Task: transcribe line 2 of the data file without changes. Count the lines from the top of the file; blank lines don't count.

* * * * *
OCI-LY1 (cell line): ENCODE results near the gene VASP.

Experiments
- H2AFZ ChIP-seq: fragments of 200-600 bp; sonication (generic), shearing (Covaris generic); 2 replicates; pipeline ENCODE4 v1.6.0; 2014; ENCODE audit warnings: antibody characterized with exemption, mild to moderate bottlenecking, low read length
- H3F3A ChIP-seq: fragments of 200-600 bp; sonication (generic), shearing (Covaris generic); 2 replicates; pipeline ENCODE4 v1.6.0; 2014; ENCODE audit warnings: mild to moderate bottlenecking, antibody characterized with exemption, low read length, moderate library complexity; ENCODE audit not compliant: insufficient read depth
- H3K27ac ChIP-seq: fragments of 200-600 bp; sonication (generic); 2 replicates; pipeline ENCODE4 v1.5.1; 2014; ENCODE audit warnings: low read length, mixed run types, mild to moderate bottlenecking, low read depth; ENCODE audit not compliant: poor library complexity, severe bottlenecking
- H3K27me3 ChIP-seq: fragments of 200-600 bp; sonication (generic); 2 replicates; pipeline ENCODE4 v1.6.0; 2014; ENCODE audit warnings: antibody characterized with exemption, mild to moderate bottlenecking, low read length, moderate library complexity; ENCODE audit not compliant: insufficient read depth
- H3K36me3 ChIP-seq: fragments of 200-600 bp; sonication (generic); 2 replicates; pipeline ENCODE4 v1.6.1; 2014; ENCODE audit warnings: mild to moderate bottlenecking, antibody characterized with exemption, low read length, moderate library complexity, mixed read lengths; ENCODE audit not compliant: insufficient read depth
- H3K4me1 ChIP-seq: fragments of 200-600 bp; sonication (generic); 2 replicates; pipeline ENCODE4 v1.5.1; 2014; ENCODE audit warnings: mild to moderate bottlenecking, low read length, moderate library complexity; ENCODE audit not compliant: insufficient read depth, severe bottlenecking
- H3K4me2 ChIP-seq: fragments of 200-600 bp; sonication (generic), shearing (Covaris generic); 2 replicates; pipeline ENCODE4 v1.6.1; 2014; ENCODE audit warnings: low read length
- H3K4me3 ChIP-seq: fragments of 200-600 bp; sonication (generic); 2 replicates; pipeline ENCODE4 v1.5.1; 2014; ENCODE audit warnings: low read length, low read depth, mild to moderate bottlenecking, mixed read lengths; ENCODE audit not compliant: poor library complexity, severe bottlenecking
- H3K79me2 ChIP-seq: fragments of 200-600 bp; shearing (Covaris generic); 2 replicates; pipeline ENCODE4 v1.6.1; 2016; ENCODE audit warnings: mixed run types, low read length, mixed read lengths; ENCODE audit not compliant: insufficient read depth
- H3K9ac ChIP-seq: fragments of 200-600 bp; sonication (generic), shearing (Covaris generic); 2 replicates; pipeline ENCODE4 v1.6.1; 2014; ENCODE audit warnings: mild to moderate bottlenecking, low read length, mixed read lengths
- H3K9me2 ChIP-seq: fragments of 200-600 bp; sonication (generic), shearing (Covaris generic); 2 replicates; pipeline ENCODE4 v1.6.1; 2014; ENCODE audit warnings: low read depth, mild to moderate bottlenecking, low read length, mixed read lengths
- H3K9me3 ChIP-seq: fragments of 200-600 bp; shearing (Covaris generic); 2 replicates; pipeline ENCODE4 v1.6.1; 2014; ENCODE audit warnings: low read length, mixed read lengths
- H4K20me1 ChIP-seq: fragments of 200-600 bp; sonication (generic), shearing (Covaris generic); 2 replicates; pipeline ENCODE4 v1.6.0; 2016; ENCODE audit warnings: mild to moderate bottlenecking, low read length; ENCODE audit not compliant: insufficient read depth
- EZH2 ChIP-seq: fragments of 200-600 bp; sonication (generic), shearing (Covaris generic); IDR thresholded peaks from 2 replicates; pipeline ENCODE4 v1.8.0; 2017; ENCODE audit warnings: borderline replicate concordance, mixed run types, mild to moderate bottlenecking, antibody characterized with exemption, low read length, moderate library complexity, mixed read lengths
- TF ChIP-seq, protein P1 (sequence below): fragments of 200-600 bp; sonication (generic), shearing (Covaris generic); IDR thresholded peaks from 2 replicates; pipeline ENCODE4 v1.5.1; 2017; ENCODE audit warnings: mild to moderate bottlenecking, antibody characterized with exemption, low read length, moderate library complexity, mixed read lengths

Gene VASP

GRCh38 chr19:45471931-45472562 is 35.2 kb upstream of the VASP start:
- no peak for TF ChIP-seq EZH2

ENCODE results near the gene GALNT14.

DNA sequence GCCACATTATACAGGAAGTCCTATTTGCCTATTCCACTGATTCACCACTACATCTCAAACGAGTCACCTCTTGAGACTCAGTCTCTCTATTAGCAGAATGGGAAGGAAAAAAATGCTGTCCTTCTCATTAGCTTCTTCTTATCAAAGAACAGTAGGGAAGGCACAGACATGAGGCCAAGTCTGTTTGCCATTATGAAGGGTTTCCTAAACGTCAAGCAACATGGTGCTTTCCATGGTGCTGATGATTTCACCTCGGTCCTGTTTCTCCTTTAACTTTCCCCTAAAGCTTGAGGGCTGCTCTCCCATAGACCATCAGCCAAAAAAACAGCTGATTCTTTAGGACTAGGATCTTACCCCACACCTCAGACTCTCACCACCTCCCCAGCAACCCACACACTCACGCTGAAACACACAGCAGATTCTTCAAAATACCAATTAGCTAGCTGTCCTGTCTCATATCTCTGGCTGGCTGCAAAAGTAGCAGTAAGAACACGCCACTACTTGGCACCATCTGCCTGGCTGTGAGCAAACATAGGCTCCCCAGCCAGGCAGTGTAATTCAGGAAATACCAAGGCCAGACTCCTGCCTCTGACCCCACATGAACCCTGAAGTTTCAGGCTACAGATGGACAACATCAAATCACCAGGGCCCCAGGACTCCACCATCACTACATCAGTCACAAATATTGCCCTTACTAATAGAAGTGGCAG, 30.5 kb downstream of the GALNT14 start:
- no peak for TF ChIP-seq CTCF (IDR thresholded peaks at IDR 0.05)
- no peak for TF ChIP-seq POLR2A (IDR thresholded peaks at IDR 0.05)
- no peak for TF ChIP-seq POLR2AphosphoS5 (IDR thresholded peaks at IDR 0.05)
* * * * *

Experiments